As for your situation, I see it as two problems put together, so let's address them each one at a time.
Problem 1: Landing a job
If you are really financially strapped, I think a wise strategy is to get a part time job asap first. By doing this, you can a) start to have some money to help alleviate the financial stress you're feeling, b) start plugging up the gap of unemployed time in your resume, and c) doing it part time still gives you some time to look for a full time gig.
Don't wear your worry to your interviews. You may be concerned that your employment gap will be a red flag for potential employers, but it won't be if you speak to it with confidence. You can explain that your parents fell ill and you knew it was the right thing to do to take care of them. Say they no longer need your care so you are excited to get back into the workforce again. If you don't show them you doubted the decision, they shouldn't either.
Every time I job hunt, I refer to this amazing book called Knock Em Dead Resumes. What I love about their book is that they give advice on various parts of the job hunting process but they also give TONS of examples of solid resumes for practically every field. It gives you an idea of the kinds of skills and accomplishments to think of that help sell yourself. I never prepare for a job without it. (I also just borrow it from the library, so I don't have to spend money on it).
Problem 2: Making do with what you have
Until you get another job, your other challenge is to figure out how to make due with what you have. To see big improvement, I would recommend focusing on the top two expenses that most people have: housing & food. I don't know your exact numbers but from what you wrote it sounds like a dire situation, so you may have to consider major change. You would relieve so much of your pressure if you could either take on roommates or move in with family. With the latter suggestion, you could make it a win for your family member by offering to pay something to them, like a reduced rent. That way, you both end up paying less for housing than you would if you lived apart.
As for food, there are three things our family does to really slash our spending:
1) Choose a super frugal meal and eat that everyday for breakfast or lunch. For example, I eat oatmeal with banana slices every day for breakfast. Both are dirt cheap so I get one meal out of the way for very little, like maybe $30-$40 for the whole month. You can double the savings if you use a similar strategy for breakfast AND lunch (for me, it's a peanut butter & jelly sandwich). I find that this also saves me time in the morning since I don't have to think so much about what I'm going to do for food and also makes me enjoy dinner a lot more too 🙂
2) Do a pantry purge challenge at least once a month. That means I make every meal from what I have on hand in the pantry, fridge, and freezer. I might allow myself something nominal like $10 to spend on fresh produce, but that means pretty much I go the entire week without spending a thing on food.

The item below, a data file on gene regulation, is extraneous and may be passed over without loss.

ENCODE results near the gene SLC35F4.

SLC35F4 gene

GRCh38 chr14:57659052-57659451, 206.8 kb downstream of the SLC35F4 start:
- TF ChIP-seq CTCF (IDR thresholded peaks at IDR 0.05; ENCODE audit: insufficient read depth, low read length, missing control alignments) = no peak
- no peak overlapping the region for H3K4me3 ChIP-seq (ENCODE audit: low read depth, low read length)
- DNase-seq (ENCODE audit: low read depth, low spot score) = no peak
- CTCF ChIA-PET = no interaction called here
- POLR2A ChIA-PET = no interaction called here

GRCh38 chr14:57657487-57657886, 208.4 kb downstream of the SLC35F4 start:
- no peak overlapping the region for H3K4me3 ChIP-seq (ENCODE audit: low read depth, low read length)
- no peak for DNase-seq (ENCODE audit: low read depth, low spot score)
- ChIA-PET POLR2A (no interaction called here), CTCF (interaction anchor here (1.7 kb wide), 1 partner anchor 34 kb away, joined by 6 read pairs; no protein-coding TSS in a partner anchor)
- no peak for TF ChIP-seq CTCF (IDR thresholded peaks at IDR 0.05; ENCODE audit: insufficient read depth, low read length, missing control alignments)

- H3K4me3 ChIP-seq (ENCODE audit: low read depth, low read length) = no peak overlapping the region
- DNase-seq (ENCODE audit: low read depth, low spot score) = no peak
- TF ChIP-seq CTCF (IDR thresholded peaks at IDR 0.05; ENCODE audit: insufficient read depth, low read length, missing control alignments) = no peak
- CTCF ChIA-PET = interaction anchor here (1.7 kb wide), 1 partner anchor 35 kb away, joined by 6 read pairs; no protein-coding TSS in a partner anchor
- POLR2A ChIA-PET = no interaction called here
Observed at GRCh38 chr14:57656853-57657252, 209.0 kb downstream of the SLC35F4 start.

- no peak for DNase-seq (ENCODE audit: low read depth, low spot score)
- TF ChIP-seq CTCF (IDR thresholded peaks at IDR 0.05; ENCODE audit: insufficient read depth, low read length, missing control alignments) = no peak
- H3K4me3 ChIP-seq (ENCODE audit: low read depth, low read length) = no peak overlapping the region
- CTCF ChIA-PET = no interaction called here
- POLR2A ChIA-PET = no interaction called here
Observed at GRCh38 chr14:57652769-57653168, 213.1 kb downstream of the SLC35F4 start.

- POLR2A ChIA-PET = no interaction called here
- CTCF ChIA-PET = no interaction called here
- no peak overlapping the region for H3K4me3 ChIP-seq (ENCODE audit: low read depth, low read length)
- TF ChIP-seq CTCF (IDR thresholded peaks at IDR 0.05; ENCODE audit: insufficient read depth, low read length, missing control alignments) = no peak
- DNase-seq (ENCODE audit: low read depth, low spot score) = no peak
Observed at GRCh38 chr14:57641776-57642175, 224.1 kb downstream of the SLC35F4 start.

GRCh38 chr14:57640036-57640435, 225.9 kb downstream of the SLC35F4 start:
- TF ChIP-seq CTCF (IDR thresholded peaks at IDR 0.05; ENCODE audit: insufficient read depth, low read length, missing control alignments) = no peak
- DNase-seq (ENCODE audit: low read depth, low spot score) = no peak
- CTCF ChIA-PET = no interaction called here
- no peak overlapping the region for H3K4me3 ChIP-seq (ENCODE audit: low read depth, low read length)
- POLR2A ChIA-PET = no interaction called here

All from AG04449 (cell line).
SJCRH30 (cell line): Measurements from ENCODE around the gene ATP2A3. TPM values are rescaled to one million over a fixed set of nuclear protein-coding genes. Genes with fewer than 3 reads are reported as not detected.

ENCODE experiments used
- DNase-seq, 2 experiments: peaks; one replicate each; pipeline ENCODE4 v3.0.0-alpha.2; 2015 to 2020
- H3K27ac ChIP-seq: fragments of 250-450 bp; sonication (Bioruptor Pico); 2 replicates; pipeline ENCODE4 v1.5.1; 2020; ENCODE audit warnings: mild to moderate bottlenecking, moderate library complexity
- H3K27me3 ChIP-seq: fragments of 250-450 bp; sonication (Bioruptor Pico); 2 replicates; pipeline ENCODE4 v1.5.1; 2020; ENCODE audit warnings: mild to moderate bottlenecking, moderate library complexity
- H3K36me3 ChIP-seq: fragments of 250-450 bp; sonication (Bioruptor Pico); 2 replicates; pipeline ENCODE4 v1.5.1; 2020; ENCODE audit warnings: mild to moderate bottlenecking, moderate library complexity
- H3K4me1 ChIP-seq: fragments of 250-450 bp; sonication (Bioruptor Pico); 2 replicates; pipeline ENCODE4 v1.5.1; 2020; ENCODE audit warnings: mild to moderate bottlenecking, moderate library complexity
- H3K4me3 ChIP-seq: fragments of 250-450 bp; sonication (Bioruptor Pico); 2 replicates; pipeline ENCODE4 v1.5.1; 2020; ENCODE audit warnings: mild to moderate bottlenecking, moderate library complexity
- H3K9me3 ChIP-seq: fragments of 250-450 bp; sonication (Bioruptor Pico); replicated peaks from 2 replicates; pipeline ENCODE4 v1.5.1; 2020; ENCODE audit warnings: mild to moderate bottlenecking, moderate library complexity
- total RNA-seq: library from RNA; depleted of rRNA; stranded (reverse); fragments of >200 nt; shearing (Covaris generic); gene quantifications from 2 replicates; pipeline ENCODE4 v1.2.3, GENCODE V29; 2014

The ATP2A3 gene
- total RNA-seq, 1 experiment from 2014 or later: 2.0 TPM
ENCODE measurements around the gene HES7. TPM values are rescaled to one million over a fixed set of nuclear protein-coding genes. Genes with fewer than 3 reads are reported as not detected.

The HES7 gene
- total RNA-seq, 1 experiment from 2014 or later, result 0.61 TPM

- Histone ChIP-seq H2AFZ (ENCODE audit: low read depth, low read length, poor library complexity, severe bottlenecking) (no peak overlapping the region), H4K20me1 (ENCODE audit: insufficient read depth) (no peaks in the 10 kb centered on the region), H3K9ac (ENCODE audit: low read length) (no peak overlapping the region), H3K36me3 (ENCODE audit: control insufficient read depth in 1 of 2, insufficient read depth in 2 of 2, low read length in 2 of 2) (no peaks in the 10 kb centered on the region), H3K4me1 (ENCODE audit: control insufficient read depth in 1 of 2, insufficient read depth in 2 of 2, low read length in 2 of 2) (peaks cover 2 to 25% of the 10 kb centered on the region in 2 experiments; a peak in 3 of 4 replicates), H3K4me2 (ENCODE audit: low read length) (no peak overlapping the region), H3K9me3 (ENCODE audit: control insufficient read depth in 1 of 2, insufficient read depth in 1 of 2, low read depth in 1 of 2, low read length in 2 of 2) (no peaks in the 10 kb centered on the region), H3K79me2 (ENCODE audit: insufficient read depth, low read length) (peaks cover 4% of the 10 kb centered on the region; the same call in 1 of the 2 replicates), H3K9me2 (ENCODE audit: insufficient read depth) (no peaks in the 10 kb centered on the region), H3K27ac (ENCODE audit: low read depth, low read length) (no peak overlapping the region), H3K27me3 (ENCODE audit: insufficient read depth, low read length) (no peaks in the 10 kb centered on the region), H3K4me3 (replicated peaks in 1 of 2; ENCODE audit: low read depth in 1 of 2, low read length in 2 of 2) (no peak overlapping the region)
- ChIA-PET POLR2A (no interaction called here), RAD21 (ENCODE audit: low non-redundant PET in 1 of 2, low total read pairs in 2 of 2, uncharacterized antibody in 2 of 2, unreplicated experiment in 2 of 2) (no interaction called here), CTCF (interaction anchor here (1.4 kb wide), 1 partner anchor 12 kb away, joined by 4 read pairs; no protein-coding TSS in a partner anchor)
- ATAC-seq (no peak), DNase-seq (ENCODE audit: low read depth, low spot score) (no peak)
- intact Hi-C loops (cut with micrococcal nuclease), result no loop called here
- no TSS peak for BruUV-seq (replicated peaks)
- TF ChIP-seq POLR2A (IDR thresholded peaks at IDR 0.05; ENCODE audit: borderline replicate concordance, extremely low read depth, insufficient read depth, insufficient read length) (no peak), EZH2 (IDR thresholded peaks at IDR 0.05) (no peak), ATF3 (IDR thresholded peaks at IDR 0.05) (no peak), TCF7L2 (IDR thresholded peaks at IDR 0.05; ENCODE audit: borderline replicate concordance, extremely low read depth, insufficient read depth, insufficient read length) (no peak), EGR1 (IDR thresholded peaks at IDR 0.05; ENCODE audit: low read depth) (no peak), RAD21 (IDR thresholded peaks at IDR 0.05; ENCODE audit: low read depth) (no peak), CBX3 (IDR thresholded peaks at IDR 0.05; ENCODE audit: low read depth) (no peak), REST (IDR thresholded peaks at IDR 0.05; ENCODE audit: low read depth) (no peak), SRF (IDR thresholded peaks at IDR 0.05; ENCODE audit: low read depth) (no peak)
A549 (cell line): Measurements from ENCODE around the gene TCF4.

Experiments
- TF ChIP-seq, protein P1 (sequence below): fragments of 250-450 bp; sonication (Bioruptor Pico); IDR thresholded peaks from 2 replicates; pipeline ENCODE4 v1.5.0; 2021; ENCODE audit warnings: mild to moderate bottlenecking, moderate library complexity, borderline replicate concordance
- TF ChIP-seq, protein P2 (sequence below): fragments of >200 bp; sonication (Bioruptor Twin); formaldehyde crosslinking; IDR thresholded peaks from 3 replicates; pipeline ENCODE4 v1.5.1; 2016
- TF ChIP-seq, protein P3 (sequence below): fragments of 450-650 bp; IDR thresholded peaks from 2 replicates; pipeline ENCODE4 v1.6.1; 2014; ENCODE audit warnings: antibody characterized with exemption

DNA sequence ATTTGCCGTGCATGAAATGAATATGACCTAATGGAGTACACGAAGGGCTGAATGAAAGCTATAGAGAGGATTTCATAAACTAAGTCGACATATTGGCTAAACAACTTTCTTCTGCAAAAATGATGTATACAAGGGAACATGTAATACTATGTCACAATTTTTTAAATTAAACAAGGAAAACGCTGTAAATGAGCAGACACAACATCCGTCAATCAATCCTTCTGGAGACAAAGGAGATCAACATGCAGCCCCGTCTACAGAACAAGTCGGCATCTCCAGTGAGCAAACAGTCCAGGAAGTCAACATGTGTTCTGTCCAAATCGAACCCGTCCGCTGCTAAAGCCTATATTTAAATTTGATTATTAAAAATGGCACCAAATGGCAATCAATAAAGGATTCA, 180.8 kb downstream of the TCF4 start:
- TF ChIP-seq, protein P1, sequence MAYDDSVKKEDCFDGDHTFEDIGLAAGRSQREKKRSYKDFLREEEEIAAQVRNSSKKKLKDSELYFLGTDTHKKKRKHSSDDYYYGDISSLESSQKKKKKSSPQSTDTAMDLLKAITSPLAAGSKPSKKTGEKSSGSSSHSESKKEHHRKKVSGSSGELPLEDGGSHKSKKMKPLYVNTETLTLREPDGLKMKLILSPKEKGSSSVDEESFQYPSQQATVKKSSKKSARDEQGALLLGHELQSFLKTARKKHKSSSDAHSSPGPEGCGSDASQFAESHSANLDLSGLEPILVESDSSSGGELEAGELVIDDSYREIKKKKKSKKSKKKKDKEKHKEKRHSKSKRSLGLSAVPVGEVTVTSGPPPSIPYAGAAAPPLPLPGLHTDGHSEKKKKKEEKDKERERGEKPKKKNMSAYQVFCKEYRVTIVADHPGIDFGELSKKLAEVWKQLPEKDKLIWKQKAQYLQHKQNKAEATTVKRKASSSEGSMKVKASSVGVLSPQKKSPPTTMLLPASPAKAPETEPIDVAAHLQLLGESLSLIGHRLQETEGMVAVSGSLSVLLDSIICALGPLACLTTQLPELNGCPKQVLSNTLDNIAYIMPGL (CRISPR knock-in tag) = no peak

3) Shop exclusively at a warehouse club like Sam's Club or Costco. I'm not sure if you have these particular stores where you're from but hopefully you have something similar. I try to limit my purchases to non perishable stuff because my family just simply can't eat 10 pounds of potatoes before they go bad, but this really saves us a lot of money because we buy everything freezable or non-perishable from here.
I think it takes a lot of courage to reach out and ask for advice, so kudos to that and good luck! Thanks for stopping by!
Diane taber says
Hi me and my husband are going through a really hard time.at the moment as we’re trying to get our heads./around and and sort out our finances./as I’ve literally been everywhere for work.and can’t seem to find anything.as I keep going for interviews but nobody really seems to want to know./and what we find really tough to deal with is that I’ve always worked.but I had to stop work.i had to look after my mum and dad as they got older and fell very sick and it’s now that I’m trying to get in full time work we’re finding it so hard to get back in work again.as people do not seem very interested in getting people work as I’m not just looking for 1job I’m looking for 2jobs /to do.so this is why we’re going through such a really hard time at the moment./we are going through a plan between ourselves with just pen and paper/and trying to budget as before this/we just didn’t know how to budget/and where to start and have been watching you tube for a couple of months/and picked up a few tips along the way from you girls over the pond./ and just wanted to say hi/and hope you are well/and wanted a few tips from some one who’s been there where we are now.as we’re just worried to death about our situation.and me not working just isn’t helping us or our situation/we have stopped going out as we just can’t afford to./and my husband works night shifts./and we just need some of your advice./and wounderd what would be your advice please thank you take care bye Diane taber/